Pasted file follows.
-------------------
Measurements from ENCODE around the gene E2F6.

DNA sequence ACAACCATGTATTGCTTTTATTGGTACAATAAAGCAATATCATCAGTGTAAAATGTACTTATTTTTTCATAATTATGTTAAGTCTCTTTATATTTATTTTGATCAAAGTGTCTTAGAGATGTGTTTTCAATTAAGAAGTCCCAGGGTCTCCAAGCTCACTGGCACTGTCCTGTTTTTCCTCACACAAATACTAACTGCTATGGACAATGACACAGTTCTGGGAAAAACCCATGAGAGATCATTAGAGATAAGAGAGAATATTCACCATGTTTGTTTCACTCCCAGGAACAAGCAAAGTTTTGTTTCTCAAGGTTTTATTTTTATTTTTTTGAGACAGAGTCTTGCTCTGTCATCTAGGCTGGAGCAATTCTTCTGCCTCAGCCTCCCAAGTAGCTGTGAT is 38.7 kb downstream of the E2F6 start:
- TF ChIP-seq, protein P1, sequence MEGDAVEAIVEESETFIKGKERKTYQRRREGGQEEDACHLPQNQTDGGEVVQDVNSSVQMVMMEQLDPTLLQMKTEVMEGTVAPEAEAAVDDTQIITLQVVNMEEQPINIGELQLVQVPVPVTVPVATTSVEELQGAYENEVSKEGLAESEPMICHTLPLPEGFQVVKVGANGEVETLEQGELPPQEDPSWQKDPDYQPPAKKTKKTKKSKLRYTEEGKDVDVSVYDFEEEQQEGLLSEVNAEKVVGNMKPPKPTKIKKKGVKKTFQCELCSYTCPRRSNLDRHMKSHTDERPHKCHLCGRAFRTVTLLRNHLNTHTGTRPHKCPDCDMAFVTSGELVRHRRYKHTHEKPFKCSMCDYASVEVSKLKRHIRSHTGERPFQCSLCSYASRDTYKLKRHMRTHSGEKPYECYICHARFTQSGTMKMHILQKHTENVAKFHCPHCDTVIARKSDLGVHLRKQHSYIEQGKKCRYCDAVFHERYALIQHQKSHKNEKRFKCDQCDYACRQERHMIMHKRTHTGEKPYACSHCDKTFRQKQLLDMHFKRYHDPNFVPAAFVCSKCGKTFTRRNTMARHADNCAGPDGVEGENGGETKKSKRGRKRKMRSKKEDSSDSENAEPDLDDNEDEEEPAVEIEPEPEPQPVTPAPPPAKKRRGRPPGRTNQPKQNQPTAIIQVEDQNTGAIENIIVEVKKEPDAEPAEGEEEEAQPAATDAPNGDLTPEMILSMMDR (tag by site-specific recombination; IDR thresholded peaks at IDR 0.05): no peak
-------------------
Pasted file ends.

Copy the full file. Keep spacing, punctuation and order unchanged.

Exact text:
Measurements from ENCODE around the gene E2F6.

DNA sequence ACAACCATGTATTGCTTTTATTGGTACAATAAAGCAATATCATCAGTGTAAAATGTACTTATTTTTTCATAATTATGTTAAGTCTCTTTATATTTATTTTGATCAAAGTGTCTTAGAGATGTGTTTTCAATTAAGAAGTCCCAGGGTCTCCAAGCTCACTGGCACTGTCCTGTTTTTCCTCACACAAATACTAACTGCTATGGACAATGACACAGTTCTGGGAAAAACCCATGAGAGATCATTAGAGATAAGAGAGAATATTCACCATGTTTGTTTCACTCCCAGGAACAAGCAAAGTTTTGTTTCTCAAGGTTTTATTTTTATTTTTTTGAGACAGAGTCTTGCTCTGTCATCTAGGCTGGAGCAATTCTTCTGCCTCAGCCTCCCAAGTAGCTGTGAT is 38.7 kb downstream of the E2F6 start:
- TF ChIP-seq, protein P1, sequence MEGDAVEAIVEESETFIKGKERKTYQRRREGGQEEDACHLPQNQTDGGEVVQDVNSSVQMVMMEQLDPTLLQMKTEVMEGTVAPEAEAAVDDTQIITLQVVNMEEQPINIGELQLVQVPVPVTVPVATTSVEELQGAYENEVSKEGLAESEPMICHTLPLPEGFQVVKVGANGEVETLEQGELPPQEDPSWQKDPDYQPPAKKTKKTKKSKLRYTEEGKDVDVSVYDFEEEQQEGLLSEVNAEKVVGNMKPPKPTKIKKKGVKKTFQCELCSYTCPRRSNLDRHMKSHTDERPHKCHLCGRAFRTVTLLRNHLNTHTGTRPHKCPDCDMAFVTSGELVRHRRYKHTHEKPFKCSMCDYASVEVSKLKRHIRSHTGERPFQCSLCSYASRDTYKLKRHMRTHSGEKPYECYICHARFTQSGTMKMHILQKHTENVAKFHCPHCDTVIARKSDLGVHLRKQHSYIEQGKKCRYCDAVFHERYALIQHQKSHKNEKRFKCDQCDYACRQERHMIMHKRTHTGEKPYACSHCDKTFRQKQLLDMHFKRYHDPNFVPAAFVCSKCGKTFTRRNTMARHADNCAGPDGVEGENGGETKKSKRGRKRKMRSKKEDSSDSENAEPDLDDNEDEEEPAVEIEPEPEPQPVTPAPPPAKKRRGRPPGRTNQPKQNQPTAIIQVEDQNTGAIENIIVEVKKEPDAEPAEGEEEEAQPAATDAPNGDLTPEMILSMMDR (tag by site-specific recombination; IDR thresholded peaks at IDR 0.05): no peak